What Is Afib with RVR?
Afib with RVR refers to atrial fibrillation with rapid ventricular rate. Usually the heart is like clockwork, the top (collecting) chambers beat then the bottom (main pumping) chambers sense this and also beat, and so on, in a nice regular fashion just like a clock ticking second after second. Usually the heart beats at about 60-80 beats per minute. In Afib the top chamber basically goes crazy often firing off over 400 beats per minute! Luckily the bottom chamber doesn’t allow all those impulses through but it does let every second or third one through. This can give a heart rate of 100-180 beats per minute at rest, still too many beats, known as Afib with RVR, leading to symptoms and problems with heart function. Afib does not necessarily lead to Afib with RVR however, Afib can be rate controlled, sometimes naturally, sometimes using medications and sometimes requiring procedures as discussed below.
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What Are The Symptoms of Afib with RVR?
In most people with AFib although symptoms can sometimes be unpleasant it is generally not harmful. The main concern is stroke, but that can be treated with the use of blood thinning medications in people at risk. In Afib with RVR, basically the heart is beating too fast. Of course palpitations (sometimes described as heart flutter) are the most common symptom. Other symptoms of AFib with RVR may include dizziness, lack of energy, exercise intolerance and shortness of breath. If Afib with RVR goes on for too long then this may result in heart failure and of course worsening of existing heart failure. Control of the heart rate in patients with Afib with RVR often causes these symptoms to improve.
What Are The Treatments?
This is known as cardioversion and is used typically either when an immediate result is required or used when the Afib is of relatively recent onset or only intermittent, and so has more chance of staying in normal rhythm. In cardioversion a small shock is given using defibrillation pads. It is done under light anesthesia therefore it doesn’t hurt. The Afib may return however.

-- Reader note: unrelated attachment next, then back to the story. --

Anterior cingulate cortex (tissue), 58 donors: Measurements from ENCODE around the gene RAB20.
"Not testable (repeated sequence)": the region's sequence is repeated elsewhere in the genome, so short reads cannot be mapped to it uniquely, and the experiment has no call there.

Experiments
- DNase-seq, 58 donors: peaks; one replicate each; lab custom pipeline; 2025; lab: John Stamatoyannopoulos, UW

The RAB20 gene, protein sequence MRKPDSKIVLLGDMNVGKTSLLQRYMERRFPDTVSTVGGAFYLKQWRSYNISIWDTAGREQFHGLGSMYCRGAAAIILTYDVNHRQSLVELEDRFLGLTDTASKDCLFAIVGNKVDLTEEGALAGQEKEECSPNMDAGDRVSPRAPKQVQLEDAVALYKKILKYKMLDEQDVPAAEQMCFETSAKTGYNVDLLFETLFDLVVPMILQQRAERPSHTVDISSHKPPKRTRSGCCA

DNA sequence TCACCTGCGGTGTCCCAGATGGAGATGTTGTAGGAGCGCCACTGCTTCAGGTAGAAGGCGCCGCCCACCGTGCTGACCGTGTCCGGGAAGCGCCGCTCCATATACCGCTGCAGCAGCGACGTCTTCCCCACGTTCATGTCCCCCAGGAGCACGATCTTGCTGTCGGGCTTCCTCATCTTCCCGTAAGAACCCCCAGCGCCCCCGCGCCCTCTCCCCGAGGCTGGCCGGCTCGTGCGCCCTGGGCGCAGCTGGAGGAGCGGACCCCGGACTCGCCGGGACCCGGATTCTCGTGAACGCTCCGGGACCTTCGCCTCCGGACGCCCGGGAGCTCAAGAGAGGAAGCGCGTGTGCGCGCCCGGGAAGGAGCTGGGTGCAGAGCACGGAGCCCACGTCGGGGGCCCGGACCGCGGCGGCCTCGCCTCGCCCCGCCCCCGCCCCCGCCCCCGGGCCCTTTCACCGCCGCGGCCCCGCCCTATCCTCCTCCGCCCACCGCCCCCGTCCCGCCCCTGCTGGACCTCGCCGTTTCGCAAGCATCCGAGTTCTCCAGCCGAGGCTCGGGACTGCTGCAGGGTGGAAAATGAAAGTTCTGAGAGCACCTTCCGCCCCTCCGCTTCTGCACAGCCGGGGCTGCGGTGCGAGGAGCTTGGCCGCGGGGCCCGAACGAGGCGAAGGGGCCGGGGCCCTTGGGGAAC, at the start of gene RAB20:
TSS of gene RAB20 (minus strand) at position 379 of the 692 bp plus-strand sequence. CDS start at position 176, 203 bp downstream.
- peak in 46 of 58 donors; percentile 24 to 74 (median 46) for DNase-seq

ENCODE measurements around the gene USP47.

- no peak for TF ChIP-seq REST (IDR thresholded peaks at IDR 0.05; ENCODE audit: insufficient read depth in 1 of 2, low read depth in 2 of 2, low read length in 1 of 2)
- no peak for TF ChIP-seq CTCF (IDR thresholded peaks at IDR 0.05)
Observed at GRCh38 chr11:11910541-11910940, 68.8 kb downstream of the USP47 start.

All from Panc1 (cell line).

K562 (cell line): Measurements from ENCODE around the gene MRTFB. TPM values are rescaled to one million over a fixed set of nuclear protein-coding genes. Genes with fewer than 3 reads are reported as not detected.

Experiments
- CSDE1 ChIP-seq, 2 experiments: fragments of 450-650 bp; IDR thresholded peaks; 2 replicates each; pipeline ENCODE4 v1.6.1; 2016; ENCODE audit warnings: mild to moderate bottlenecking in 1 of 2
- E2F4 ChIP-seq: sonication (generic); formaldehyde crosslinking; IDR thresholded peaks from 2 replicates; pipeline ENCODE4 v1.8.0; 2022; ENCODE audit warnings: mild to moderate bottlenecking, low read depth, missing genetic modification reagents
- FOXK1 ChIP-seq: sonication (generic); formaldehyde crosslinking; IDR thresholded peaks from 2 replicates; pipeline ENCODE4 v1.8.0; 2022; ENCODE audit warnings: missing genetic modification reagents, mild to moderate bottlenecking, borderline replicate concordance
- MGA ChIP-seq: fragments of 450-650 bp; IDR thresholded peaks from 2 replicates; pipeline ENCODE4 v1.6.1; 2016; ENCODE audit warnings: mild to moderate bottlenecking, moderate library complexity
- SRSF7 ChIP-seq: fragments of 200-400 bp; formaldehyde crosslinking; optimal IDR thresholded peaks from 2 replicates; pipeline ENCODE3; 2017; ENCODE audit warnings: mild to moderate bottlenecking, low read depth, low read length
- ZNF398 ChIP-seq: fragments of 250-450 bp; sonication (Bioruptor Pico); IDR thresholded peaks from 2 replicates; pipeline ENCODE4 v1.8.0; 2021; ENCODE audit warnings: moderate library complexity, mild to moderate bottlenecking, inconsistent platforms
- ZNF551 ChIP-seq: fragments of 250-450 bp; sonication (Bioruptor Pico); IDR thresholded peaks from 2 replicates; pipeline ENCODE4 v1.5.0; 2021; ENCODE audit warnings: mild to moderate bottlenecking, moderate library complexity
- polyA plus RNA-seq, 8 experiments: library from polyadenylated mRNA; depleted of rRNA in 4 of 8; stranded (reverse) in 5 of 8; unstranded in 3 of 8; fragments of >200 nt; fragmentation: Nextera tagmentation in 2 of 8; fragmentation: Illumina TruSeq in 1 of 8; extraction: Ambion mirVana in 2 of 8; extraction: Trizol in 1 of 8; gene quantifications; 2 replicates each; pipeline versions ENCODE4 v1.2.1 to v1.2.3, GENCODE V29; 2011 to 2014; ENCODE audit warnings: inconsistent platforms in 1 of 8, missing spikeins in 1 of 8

Rate Control Drugs
The biggest problem in Afib with RVR is too fast a heart rate. In a rhythm control strategy we use drugs such as beta-blockers to slow the heart rate down. These drugs typically will leave the patient in AF. For many people with AF it turns out that a rate control strategy is preferred as it is considered less risky than the rhythm control drugs used to get rid of the AF while being just as effective. In Afib with RVR rate control drugs can often slow the heart rate down fairly quickly and improve symptoms.
Rhythm Control Drugs
These medications are generally more powerful than the rate control drugs and attempt to convert the Afib back in to a normal rhythm. They are often given after a shock treatment to try and help the heart stay in normal rhythm. These drugs are also commonly used in hospitalized Afib with RVR patients. The problem with these drugs is that they may have side effects and associated risks. Many patients simply cannot tolerate Afib even if the rate is controlled and therefore require rhythm control drugs. They may be safe and effective however if used in selected patients. In cases of Afib with RVR these medications may need to be used if patients cannot tolerate other rate control medications.
Ablation procedures are minimally invasive procedures typically done through the groin. They are typically used in patients that have tried, or cannot tolerate medicines for control of AFib. Ablation is typically not used as an emergency treatment of Afib with RVR, rather it is used for stable patients in AF, or those with intermittent AFib that wish to remain in normal rhythm. In patients that have had persistent Afib for a long time these procedures are not likely to be successful in the long term.
This is typically the last throw of the dice for AF control. In some patients, drugs can either not control the rate in AFib with RVR, or the drugs can simply not be tolerated. In these patients who have no other choice, and in whom it is determined the Afib is causing harmful effects, a procedure called AV node ablation and pacemaker is done. In a relatively minor procedure, a small burn is made to the connection that connects the top and bottom chambers of the heart. A pacemaker is then inserted. This prevents Afib with RVR as although the top chambers continue to fire at a fast rate, the pacemaker now controls the bottom chamber, in a nice regular way. The downside of course is that now although the patient cannot have Afib with RVR, they have a pacemaker.